The Problem with Baseball

Is actually the same reason baseball is beautiful.  It is our past time as a nation.  We’ve all played baseball.  Usually the first thing a five year old remembers doing is traveling to tee-ball games.
This is also the problem with baseball; everybody played it.
So everybody thinks they’re an expert.
If you think I’m wrong, you’re proving my point by reading this at all.  Every blog in this network is a living, breathing, typing testament to that fact.
We’re all experts, just read what we’re writing.
But this is absurd.
Because we’ve all played baseball and because we’re all experts there is never any short of opinions when it comes to anything.  Just ask around; all your friends know exactly what the problem and solution is with your favorite ball club.
Colby Rasmus’ father needs to shut his mouth and take a good look at what the organization–a professional organization and probably the second most recognizable organization in the league–is actually trying to do.
I know that Rasmus’ father probably taught him how to play baseball (his father, of course, is a baseball coach) and there is undoubtedly a bit of pride at stake here, but there is a reason Mr. Rasmus coaches at an amateur level and Tony LaRussa and his staff are paid to coach.
Because the Cardinals and their staff know what they’re doing.
For his father to criticize the organization and allude to the organization trying to make his son perform more like Skip Schumaker (widely viewed as one of the least productive major leaguers) is almost unbelievable.
Aside from the fact that I can’t imagine any team anywhere trying to make somebody perform more like Schumaker, let alone a team that already has Schumaker on their roster, I don’t know where he’s getting his idea from.
Looking at Rasmus’ stats, though his Major League time isn’t great, he’s had two full seasons to look at.
What the Cardinals are suggesting Rasmus do is become more contact-oriented and have made no mention of hoping his power numbers decline.  Though .270 and less than 30 homers isn’t hard to find, it isn’t bad either.  And there is room for growth.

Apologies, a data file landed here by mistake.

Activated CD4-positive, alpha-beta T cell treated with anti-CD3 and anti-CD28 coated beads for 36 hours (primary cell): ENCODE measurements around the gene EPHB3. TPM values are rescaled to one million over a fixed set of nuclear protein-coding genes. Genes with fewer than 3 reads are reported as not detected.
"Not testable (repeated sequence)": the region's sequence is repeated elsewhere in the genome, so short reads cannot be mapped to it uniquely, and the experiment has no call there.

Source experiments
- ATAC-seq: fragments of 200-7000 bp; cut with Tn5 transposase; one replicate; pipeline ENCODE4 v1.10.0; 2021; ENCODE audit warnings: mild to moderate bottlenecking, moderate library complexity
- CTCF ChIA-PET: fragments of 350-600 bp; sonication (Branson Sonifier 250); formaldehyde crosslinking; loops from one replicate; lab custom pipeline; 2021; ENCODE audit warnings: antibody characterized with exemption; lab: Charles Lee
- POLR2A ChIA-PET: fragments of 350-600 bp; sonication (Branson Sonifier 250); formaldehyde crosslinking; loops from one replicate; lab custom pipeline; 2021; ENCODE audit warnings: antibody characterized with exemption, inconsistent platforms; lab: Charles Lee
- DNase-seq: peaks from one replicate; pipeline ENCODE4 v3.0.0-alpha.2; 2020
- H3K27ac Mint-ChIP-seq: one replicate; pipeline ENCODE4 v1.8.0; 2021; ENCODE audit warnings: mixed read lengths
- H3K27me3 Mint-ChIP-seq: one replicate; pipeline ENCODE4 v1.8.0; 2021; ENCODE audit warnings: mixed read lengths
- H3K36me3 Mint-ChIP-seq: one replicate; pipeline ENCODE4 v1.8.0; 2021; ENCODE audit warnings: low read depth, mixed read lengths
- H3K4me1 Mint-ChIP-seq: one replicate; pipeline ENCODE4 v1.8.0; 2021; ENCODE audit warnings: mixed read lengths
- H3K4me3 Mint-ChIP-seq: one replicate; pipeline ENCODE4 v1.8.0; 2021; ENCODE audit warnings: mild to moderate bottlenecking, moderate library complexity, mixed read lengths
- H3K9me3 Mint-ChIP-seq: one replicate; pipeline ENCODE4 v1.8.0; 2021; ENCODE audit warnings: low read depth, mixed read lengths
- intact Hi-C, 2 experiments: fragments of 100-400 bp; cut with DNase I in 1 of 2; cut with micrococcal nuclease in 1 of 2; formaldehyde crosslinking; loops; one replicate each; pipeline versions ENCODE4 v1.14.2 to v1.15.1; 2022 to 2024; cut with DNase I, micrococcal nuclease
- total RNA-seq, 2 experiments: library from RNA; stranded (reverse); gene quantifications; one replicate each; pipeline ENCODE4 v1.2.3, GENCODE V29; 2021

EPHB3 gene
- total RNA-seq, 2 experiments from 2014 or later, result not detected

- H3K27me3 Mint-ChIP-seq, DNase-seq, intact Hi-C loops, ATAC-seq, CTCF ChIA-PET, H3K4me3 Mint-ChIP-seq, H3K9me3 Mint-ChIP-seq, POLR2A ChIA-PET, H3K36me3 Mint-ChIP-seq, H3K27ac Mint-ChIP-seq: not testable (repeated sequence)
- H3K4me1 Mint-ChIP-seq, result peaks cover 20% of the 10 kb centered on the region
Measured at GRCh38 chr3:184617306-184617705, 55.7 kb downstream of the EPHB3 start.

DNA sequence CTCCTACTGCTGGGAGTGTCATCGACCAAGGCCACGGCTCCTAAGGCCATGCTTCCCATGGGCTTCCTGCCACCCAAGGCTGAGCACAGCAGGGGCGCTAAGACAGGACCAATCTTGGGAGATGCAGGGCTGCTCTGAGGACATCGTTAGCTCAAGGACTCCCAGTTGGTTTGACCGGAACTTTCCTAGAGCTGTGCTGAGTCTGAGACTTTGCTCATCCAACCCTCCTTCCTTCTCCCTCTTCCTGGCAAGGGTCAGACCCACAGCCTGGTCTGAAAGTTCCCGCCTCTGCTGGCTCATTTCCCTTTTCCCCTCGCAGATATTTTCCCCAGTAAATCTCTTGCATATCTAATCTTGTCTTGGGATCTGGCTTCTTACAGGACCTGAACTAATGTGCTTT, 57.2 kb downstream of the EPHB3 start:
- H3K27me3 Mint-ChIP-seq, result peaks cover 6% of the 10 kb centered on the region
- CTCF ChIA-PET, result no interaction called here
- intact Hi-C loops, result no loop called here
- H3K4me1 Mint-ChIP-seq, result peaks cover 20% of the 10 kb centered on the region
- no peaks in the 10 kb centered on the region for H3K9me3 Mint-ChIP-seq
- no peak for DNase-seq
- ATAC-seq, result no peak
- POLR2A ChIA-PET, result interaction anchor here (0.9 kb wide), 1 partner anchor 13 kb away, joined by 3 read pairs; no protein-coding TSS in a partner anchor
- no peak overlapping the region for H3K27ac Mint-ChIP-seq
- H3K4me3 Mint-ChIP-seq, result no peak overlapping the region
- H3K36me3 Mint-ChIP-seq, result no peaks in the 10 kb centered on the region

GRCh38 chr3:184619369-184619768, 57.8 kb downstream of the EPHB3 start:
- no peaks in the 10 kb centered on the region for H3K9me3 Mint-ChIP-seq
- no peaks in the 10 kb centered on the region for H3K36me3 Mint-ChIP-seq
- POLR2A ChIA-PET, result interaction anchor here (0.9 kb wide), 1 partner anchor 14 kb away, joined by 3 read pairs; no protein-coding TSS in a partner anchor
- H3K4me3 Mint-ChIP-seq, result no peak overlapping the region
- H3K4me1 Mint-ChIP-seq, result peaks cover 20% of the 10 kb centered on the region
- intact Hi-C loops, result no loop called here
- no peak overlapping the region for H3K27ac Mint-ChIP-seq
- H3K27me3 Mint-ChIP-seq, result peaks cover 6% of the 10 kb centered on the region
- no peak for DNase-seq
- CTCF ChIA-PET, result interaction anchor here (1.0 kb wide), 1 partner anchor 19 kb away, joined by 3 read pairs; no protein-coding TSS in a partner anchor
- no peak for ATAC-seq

His rookie season he only belted 16 dingers and hit .251.  
So he’s improving and steadily.  Power numbers, OB%, OPS, all are moving in the right way. But his strikeouts are climbing at a Mark Reynolds-esque rate.
Which is what I think the Cardinals were looking at when they dicussed a more contact-friendly approach.
Not to hope he never hits more than 23 homers in a season (though with a lineup of Albert Pujols and Matt Holliday you don’t need him to club thirty a season).
The problem is the same reason the game is great.  
We all love it.
We all played it.
But we all need to realize that very few of us are experts.
–RM
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4 comments

  1. Hot Tub Baseball Machine

    There’s no such thing as an expert in sports. You can read everything baseball, watch everything baseball and have played baseball at some level, but experts do not exist. Historians, however, do.
    I agree, too many people walking around that love baseball as much as we do think they know exactly how to fix our favorite club. Beleive me, if I could fix the Braves I would. But I can’t. I think that they need to steal more bases and get a lead off hitter on the club. Even some of the experts say the same thing. Does that make me an expert? No and neither does it to those analysts on sports radio, and Fox and espn. They just get paid to express, what we are currently doing, on what they think.